Who Owns Environmental Quality?

Who Owns Environmental Quality?

Illustration by Joe Tallarico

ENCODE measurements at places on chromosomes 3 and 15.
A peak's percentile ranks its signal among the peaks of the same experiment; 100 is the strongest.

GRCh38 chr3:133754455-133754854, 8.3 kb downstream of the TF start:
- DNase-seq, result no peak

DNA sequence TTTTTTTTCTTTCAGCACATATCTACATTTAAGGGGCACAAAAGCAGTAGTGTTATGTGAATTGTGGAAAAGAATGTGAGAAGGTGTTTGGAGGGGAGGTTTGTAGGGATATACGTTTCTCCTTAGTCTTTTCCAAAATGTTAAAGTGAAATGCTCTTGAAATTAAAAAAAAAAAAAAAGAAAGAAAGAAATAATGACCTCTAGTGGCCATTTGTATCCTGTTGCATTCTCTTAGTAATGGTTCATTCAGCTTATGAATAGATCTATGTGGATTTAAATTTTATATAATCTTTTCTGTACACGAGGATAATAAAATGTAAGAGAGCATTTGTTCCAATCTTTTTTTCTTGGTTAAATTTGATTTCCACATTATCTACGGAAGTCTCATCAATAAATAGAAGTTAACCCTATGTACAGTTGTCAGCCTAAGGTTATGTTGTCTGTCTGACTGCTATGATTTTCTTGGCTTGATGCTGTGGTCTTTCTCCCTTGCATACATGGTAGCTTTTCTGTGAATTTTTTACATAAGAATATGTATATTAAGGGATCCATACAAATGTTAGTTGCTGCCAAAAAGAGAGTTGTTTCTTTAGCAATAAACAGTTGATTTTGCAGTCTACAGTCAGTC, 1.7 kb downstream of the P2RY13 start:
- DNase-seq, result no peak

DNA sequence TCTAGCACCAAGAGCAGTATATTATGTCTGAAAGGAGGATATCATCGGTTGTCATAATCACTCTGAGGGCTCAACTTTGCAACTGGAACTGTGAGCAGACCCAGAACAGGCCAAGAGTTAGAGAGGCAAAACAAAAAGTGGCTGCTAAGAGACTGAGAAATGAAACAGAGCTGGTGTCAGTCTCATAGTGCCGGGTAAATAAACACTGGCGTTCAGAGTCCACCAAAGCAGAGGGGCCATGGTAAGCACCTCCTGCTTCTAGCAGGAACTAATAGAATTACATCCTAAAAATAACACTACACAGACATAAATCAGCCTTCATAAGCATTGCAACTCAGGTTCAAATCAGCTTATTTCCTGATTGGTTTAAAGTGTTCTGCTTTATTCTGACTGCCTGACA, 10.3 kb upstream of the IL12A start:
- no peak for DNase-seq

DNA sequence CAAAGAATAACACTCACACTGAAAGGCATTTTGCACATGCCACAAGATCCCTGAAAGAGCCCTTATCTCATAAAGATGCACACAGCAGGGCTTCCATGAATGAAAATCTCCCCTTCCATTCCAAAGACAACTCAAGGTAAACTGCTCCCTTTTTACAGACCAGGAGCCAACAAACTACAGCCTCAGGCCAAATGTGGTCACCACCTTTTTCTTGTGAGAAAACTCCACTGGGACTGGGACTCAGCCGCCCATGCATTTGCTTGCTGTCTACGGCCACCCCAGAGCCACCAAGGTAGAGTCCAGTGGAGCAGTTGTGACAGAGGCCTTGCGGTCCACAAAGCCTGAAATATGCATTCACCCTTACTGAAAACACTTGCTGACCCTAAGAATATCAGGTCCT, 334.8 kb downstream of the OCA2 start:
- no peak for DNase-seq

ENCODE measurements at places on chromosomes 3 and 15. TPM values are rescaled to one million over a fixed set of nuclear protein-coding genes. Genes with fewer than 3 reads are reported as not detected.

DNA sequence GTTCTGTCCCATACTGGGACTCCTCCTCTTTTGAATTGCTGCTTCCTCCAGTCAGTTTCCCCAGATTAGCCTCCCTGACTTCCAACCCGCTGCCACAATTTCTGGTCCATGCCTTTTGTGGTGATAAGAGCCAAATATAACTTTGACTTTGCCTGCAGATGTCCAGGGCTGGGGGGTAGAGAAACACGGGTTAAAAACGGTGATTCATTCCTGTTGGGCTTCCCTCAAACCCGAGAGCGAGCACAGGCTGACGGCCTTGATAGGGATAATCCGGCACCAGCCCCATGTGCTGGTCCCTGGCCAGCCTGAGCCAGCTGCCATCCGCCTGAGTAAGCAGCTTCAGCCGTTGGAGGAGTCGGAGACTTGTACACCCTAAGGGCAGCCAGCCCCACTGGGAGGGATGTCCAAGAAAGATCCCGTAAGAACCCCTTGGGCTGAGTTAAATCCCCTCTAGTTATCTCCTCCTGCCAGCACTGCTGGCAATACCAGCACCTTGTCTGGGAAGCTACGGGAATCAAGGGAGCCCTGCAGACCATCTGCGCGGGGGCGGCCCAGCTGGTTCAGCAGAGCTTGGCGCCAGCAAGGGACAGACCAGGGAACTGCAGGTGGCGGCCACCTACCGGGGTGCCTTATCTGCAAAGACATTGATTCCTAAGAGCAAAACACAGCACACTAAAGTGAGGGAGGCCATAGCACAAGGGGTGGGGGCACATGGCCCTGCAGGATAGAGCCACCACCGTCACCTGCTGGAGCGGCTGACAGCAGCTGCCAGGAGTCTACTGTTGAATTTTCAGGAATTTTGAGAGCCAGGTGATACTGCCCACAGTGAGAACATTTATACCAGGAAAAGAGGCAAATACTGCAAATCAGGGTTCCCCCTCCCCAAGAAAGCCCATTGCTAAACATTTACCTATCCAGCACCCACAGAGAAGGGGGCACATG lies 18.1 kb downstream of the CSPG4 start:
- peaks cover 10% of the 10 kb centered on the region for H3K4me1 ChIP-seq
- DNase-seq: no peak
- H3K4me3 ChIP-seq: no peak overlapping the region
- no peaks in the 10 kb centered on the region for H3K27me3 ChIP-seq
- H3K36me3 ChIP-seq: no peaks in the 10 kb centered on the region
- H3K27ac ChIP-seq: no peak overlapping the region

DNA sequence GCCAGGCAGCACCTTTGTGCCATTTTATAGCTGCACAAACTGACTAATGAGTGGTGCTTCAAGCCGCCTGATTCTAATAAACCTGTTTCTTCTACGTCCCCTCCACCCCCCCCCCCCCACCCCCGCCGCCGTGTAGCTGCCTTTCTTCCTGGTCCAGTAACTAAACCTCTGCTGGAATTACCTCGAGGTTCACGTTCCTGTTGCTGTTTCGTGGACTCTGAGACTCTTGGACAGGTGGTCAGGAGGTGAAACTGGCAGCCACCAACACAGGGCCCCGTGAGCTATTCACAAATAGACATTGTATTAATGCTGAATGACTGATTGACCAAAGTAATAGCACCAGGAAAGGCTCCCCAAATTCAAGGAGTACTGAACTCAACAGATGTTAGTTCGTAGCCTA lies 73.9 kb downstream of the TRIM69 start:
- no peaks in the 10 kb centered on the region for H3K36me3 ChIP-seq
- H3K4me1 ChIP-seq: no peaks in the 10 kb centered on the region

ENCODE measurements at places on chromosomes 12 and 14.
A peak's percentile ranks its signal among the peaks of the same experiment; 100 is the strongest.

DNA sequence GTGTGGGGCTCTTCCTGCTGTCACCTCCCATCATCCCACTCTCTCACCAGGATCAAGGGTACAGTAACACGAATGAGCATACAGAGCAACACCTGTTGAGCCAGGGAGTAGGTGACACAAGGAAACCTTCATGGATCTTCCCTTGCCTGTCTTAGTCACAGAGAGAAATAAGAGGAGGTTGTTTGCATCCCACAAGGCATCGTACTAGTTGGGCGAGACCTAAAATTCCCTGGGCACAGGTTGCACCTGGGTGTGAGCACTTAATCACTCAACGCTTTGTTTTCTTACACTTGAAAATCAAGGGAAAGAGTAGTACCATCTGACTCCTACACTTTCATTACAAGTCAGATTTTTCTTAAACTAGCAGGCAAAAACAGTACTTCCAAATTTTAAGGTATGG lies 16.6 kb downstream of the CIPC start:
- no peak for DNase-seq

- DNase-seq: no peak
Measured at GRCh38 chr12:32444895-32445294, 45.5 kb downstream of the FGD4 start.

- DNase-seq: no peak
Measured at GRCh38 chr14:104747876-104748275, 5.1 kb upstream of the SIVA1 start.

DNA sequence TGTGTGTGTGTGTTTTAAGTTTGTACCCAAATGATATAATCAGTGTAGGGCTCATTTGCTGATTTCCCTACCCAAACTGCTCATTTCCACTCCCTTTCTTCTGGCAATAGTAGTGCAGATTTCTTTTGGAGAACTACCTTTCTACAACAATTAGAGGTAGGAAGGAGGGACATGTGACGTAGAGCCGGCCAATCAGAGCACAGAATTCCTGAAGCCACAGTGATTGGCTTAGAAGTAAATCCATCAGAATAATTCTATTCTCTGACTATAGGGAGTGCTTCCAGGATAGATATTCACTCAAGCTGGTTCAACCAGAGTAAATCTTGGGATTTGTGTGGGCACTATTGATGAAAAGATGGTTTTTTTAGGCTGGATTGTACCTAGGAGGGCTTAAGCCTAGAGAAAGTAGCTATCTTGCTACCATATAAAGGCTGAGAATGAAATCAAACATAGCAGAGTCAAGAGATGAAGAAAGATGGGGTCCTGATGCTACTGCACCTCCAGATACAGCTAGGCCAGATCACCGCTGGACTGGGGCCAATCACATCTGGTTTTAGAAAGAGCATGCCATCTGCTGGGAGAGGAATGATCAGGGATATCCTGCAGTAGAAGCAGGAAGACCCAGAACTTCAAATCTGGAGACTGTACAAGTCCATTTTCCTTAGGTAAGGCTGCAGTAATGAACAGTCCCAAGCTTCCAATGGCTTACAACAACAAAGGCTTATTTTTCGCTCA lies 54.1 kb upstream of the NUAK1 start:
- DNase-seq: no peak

Who owns environmental quality? Most human beings hearing this question may respond, “Are you joking? How can anybody own environmental quality? It’s not something like a house or a factory or an enterprise, something tangible that you can put your hands on and own. It’s like asking who owns the sky?” But this question has already been posed—and is being answered by “the market,” that hallowed institution to which we are expected to turn to solve all our woes. It is being answered in ways that are deeply troubling to anybody interested in social justice, environmental sustainability, or individual freedom. Within capitalist economic systems, any scarce resource presents an opportunity for profit. From that point of view, the vital resource of air to breathe has no value because it’s abundant. Who would pay for air to breathe, since it can’t be packaged into boxes and put onto supermarket shelves, when (and this is critical) it is already available by other means? Here’s an enormous potential market, surely worth billions if not trillions of dollars, which is completely untapped. Wouldn’t it be an enormous stimulus to “the economy” if we could somehow wipe out the earth’s atmosphere, and then sell people their daily oxygen supplies in bottles? The “we” here of course refers not to you and me, but to those people who don’t know where to invest their millions of dollars of profits. We haven’t yet come to the point when people die for lack of their daily oxygen ration, because the quantity of breathable air has not yet become scarce and thereby profitable. However, the quality of air has declined greatly in many places due to industrial development and our heavy reliance on fossil-fuel-powered vehicles. Likewise, surface and groundwater quality has been seriously degraded in many places around the planet. Areas of beautiful landscapes, which were once ubiquitous around the world and within walking distance of even the most squalid urban quarters, have become virtually inaccessible to millions of people. Organic food that has been produced without the use of heavy doses of agricultural chemicals is typically more expensive than industrially manufactured food and is thus unavailable to millions of people. (Ironically, products such as “Old World organic peasant rye bread” are now being marketed to upscale customers in the United States.) We (and here the “we” does refer to you and me) are told that all such declines in environmental quality are a necessary price of progress, and that with even more progress, all of these problems will be fixed. After all, the rich in the core industrialized countries can buy environmental quality. They can choose to live far away from the centers of industrial production. They can pay for filtered tap water, and if they wish, they can buy bottled water from France or Fiji, even if the volume of oil needed to transport that water to the consumer may approximate the volume of the water itself. They can buy their peasant rye bread, their “artisanally produced” olive oil from a small organic farm in the Apennines, their arabica, shade-grown premium coffee from Colombia, and so forth. They can spend their vacations in the pristine places of the earth, while creating the demand for air travel that allows airports to gobble up ever more space and airplanes to emit ever more carbon dioxide. There are big and increasing markets for all these kinds of commodities, and after all, what the rich consume now, will become the norm for everybody in the future as economic progress continues, won’t it ? The reasons why these affluent lifestyles can not be extended to everybody is that they demand lots of natural resources and low-paid labor—the low pay consisting not just of low wages, but also of being housed in tiny, crowded, apartments, living in polluted environments, not having the leisure to escape even for short periods of time from miserable conditions. Capitalism as we know it since the last couple of centuries depends on ever increasing wants among the wealthy and the middle classes, and deprivation among the poor. Both the ever increasing wants and the deprivation are created by what I call scarcity-generating institutions—institutions that either create new demands, or restrict supplies, or create bottlenecks between supply and demand, in order to create profitable scarcities. (Scarcity always exists when demand exceeds supply, even if supplies are great in absolute terms.) For example, on the demand-creation side, planning cities such that you can’t get around without a car creates increased demand for cars; advertising and education that make you believe you can only achieve an identity and status through consumption increase demand for all kinds of commodities, while distracting people from understanding their most fundamental needs and how to fulfill them. On the supply side, destruction of environmental amenities makes people seek substitutes, such as vacations in exotic places, often at a high price. Meanwhile bottlenecks are created by monopoly or oligopoly markets in consumer products, in intellectual property rights, and many other commodities. In oligopoly markets, a few companies control the market rather than just one. For example, oligopoly markets for land, credit, and agricultural commodities that make it almost impossible for peasants to survive eliminate viable livelihoods and force people to move into the cities, desperately searching for jobs and accepting them no matter how little the pay. I am convinced that such scarcity-generating institutions are essential both to the continued increase in demand by the affluent and the continued supply of labor by the poor . Returning to environmental quality, too many environmentalists have themselves internalized this logic of scarcity. It underlies Malthusian notions of overpopulation – environmental destruction by the rich (by their disproportionate resource consumption) never appears to be a problem to Malthusians (people who believe that population will outstrip the earth’s capacity to sustain it), in part because they believe just as firmly as any cornucopians (people who believe that there is no limit to population growth) that it is completely natural and inevitable for people to have limitless wants. Instead, they blame the poor for any and all environmental destruction. Or consider the environmentalism of many suburbanites, for example, a community of affluent people in Bedford, a New York suburb, who maintain what they consider environmental quality by imposing minimum lot sizes of several acres, by preventing the construction of affordable housing in their vicinity, and by preventing the construction of asphalt roads to keep their area “rural.” Strategies such as this lead to greater urban sprawl, the necessity to build more spatially extensive networks of all kinds of utilities, the need for service sector workers to travel longer distances to work, and more erosion from the roads .Similarly, environmentalists in Austin, Texas, are primarily of the middle class, and find it difficult or impossible to form coalitions with the poor, because all the environmental problems that they perceive as important are of less importance to the poor, while they ignore the pollution problems in the poor parts of the city, or the need for efficient public transport . In spite of their high-sounding rhetoric, environmentalists of this type implicitly believe that environmental quality is a “post-material” good that you can get as a bonus after first getting your house with the two-car garage, your SUV next to your sedan, your plasma TV, and so on. Environmental quality as a scarce commodity must go to the highest bidder. But what if we turn this logic on its head? What if we want abundance and not scarcity? What if we refuse to create artificial needs among those who already have too much, and instead allow those who have too little to get what they need? What if we say that pure air and water, unadulterated food, beauty (both in cities and the countryside), and other necessities must be available to all? What if we declare our freedom to say that our desire for social justice and environmental quality is enormous, but that our need for marketed commodities is quite limited, in the face of the constant refrain claiming that calls for social justice and environmental quality are frivolous, while wants for commodities are limitless and must be satisfied at all costs? Consider this idea (which builds on an idea developed by Peter Barnes ): the air we breathe, the water we drink, the land we inhabit, the animals and plants we utilize, the mineral resources we exploit were not created by us. By what right do a few of us have the right to claim all these as our own? What if all these were to be made our common property? For example, the air of a nation could be the nation’s property: every resident of a country would own a share (which could not be sold) and earn dividends on it. The income on air would come from the fees that polluters would have to pay for the privilege to emit pollutants into the air. The water of a river basin could be the property of all people living in that basin—and again, people withdrawing or polluting water would have to pay for their water use; an equal share of this income would be paid to each shareholder. Forests could be the common property of the people in the communities living in and around these forests; logging companies would have to bid for logging concessions and that revenue would be divided equally among all the co-owners. Mineral resources of high market value, such as oil, could be the property of the residents of a nation, while those of more modest market value, such as rocks in quarries, could be the common property of counties or cities. Companies wishing to mine these resources would have to pay fees, and this revenue would go equally to all co-owners. If land itself were to be made common property, it could be leased out in long-term leases, and the income from those leases distributed among all the people residing in a locality (anything built on the land, such as houses, would remain private property). All these forms of common property would have to be managed by democratic mechanisms, allowing all shareholders a direct or indirect voice in important decisions—for example, which resource uses to prohibit entirely, which resource uses to allow in return for fees, and how to distribute the revenue (for example, as monetary payments to shareholders, or as some kinds of goods or services). What would be the results of such a system? The institutions controlling these various environmental goods and natural resources would tend to increase the fees for their use or degradation, because that’s what their shareholders would want. This would make the use or degradation of natural resources more expensive, and encourage more resource conservation throughout the economy, thus promoting environmental goals. In our present economy, increasing the prices for natural resources would allow a few people to get fabulously rich at the expense of everyone else, but with shared ownership of these resources, that wouldn’t happen. That’s because the income based on environmental resources, distributed equally among all shareholders, would provide a guaranteed basic income for everybody (perhaps on the order of a few hundred dollars a month per person), in addition to any of their other sources of livelihood and income. For people of above-average income, this would be a net loss, because the additional money they would have to spend for all the resources embodied in the consumer products they consume would exceed the dividends they receive from natural resources. However, for people of below-average income, this would be a net benefit—not only because the dividends would exceed their increased expenses due to increased natural resource costs, but also because that income would be guaranteed. No matter whether they were employed or not, they would still remain co-owners of the natural resource wealth of their nation and their locality, and therefore get that income as a right. Such a guaranteed income could allow people working at two minimum-wage jobs to give up one of them; it could allow some working parents to reduce their hours of work in order to spend more time with their kids; it could allow some people to take time off from work or work fewer hours while pursuing further education or training in order to improve their future job prospects; it could allow some people to quit demeaning jobs; it could allow some women with abusive husbands to divorce. In general, people with low and precarious incomes would be empowered and less desperate for jobs, thus making them far less exploitable. This would be a step toward a more just society. At the same time, because this environmental-resource-based income would go to everybody equally (regardless of their other sources of income), positive incentives to work would not be eliminated. Social welfare payments, essentially derived from taxes on labor, could be substantially reduced. Thus even advocates of the market and its freedoms should have no theoretical objections to such a system. They would of course object in reality, because their power and privileges would be diminished. Some people may be bothered by the idea of lots of people getting unearned income. In response to such criticism, I would say that huge amounts of unearned income already exist, but the vast majority of this income goes to the small percentage of people who own major shares in corporations, or who own a lot of land. My proposal would lead to the more equitable distribution of unearned income. Obviously, this idea is utopian. It’s also just one piece of the complex puzzle of trying to build a sustainable society; I’ve only discussed the ownership and management of environmental resources in this article. There would be considerable challenges in creating truly democratic management structures for such large bodies of people. Some of the sources of income I mentioned above, such as fees on air pollution, would, I hope, one day disappear simply because polluters would work very hard to reduce radically the pollution they cause. Whatever we do, we do need to use natural resources, so other sources of common revenue would remain. Despite these kinds of problems, for utopian ideas to become reality, people have to fight for them, and before they fight for them, they have to conceive of them, discuss them, and thus refine them. This idea is still only at the conceptual phase. The more general idea I wish to express is that we must urgently search for ways in which environmental quality can be made to belong to everybody, so that the environment can be protected, while we advance the interests of those with the least power and wealth. Environmental protection at the cost of the poor is a recipe for disaster—an immediate disaster for the poor, and a delayed disaster for the environment and the rich—because ultimately those policies will fail. Wolfgang Hoeschele is an Associate Professor of Geography at Truman State University in Kirksville, Missouri. He may be reached by e-mail at whoesch@truman.edu. Notes 1. This paragraph should not be construed as a condemnation of people engaging in the forms of consumption mentioned—we all act under conditions of constrained choice, and the important thing is to understand these constraints, rather than to blame people for the choices they make. I myself engage in some of the types of consumption mentioned. 2. This thesis is explained in detail in my as-yet unpublished book manuscript entitled “The End of Scarcity: Profit or Abundance? A Political Economy for Freedom, Equity, and Sustainability.” I have also explained this thesis in an academic article, “Research Agenda for a Green Economics of Abundance,” International Journal of Green Economics 2 (1): 29–44 (2008). 3. This example is taken from James S. Duncan and Nancy G. Duncan, Landscapes of Privilege: The Politics of the Aesthetic in an American Suburb, New York, Routledge, 2004. 4. See Steven Moore, Alternative Routes to the Sustainable City: Austin, Curitiba, and Frankfurt, Lanham, Maryland, Lexington Books, 2007. 5. Peter Barnes, Who Owns the Sky? Our Common Assets and the Future of Capitalism, Washington, D.C., Island Press, 2001.